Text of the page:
Experts working at an ancient Inca archaeological site claim three skulls discovered in a ceremonial vessel prove the civilisation cut off the heads of their enemies. The skulls were found by a Peruvian team digging at the ancient ceremonial centre of Qowicarana Ridge, just north of Cuzco. Now the team hopes to find the remains of the trio’s bodies, to prove whether they were actually decapitated – either during or after battle.
Washington Camacho, director of Sacsayhuaman Archaeological Park, says the heads most likely belong to rival chiefs (curacas) or religious leaders of enemy tribes. The heads would have been taken as trophies of war, and offered to the gods. Camacho says the ritual offering of heads occurred during the mysterious culture’s final throes, around 1500 AD, under the rule of Huayna Capac.
Many more human remains have been found by the team at Qowicarana Ridge, including teeth, loose bones and the substantial remnants of 45-year-old man and a baby boy aged just two. Also discovered are two small dishes, decorated with shells. Human sacrifice has always been closely associated with the Inca Empire, South America’s largest pre-Columbian civilisation, which lasted from around 1200 to 1600 AD.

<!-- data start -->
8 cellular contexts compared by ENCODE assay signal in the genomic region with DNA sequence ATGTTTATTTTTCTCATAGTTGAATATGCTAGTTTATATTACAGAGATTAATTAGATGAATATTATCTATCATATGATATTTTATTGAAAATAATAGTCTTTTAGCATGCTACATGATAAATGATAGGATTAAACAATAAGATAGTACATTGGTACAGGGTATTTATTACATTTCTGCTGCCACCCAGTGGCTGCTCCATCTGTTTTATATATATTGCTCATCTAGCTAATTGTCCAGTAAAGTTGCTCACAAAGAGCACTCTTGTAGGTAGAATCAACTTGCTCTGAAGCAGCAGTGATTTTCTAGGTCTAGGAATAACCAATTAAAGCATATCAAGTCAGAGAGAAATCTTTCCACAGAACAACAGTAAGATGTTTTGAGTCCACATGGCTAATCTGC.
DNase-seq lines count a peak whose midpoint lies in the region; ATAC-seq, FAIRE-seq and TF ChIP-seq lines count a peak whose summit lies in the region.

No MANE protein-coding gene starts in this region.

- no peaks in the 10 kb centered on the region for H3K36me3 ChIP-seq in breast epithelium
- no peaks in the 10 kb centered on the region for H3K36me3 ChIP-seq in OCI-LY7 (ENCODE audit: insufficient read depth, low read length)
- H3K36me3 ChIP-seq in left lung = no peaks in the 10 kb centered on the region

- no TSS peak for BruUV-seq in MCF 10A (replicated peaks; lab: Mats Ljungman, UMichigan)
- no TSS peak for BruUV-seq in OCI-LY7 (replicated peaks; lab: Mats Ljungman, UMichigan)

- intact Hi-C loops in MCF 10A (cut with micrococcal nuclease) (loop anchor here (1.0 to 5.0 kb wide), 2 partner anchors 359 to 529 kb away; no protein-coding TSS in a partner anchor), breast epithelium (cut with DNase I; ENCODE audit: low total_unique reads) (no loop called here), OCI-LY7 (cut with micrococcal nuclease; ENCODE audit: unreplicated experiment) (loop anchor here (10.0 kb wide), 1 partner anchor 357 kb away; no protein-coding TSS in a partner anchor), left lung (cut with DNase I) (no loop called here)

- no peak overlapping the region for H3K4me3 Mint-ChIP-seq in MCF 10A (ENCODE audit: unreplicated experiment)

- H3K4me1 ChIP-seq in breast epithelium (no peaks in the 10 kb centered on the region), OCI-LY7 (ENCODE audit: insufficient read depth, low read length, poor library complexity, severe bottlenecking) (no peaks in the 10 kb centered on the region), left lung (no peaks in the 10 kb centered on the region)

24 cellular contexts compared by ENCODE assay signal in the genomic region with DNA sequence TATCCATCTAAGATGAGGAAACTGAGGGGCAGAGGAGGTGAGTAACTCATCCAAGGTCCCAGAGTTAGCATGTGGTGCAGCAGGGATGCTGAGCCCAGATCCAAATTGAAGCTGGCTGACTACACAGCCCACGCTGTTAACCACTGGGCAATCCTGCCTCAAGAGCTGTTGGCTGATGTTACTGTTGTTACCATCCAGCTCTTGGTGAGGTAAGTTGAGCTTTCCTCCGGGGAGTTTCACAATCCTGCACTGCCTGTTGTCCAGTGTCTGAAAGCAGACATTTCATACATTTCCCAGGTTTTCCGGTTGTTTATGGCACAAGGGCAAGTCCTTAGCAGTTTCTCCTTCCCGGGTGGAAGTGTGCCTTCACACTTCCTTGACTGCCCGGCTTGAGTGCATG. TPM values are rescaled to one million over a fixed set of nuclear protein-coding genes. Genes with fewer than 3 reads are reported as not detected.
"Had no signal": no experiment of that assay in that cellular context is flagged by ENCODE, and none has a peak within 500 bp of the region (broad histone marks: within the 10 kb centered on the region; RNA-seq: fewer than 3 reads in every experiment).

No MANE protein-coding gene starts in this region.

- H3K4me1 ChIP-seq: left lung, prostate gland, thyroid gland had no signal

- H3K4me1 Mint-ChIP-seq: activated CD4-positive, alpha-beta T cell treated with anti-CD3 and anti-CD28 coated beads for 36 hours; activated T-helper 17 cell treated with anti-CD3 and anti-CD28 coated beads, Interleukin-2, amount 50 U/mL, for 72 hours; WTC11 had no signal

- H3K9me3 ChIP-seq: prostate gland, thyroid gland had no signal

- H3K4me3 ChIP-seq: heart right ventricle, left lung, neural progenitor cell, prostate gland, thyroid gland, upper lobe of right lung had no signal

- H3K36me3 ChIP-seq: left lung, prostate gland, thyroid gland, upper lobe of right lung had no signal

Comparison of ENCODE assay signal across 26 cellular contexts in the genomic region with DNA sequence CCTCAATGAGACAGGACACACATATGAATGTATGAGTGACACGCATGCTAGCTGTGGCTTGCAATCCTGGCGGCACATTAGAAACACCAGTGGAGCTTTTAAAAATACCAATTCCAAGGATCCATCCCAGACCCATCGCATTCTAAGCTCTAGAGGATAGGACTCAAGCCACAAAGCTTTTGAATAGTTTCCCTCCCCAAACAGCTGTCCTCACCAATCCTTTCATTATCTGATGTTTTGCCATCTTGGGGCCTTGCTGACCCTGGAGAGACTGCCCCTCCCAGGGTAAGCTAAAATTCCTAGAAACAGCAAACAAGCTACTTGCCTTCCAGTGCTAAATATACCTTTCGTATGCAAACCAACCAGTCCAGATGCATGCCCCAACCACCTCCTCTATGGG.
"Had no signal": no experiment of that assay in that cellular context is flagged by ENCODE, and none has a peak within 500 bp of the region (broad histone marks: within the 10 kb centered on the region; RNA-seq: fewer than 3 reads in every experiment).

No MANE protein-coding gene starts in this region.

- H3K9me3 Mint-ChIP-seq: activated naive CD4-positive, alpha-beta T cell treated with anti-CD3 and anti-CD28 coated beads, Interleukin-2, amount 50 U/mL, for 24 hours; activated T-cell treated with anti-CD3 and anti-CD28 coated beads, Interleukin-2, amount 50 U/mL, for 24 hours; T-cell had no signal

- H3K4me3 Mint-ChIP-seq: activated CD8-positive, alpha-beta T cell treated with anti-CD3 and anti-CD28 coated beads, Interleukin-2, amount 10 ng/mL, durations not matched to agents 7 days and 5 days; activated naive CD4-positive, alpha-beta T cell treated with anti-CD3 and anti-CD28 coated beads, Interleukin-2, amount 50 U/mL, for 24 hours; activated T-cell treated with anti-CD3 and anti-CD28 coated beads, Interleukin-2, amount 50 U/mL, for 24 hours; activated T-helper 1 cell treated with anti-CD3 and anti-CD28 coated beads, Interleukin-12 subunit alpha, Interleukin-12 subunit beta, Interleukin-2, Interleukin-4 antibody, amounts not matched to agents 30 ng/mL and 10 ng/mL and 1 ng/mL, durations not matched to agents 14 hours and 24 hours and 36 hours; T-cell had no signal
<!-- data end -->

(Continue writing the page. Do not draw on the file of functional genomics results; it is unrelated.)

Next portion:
Cuzco is one of the continent’s most important cities; having nurtured the powerful Kingdom of Cuzco which became part of the Inca Empire in the 15th century. The ancient city of Pikillaqta is just one of its many wonders. Peru is one of the world’s hottest archaeological countries: just last week experts unearthed the body of a 1600-year-old deformed priestess in the ancient city of Cahuachi, near modern Nazca.
Should we dig up the bodies of ancient peoples? Is it our right to disturb bodies which were never meant to leave their final resting places? Have your say at Heritage Key – either via the , our contact page or by emailing me direct.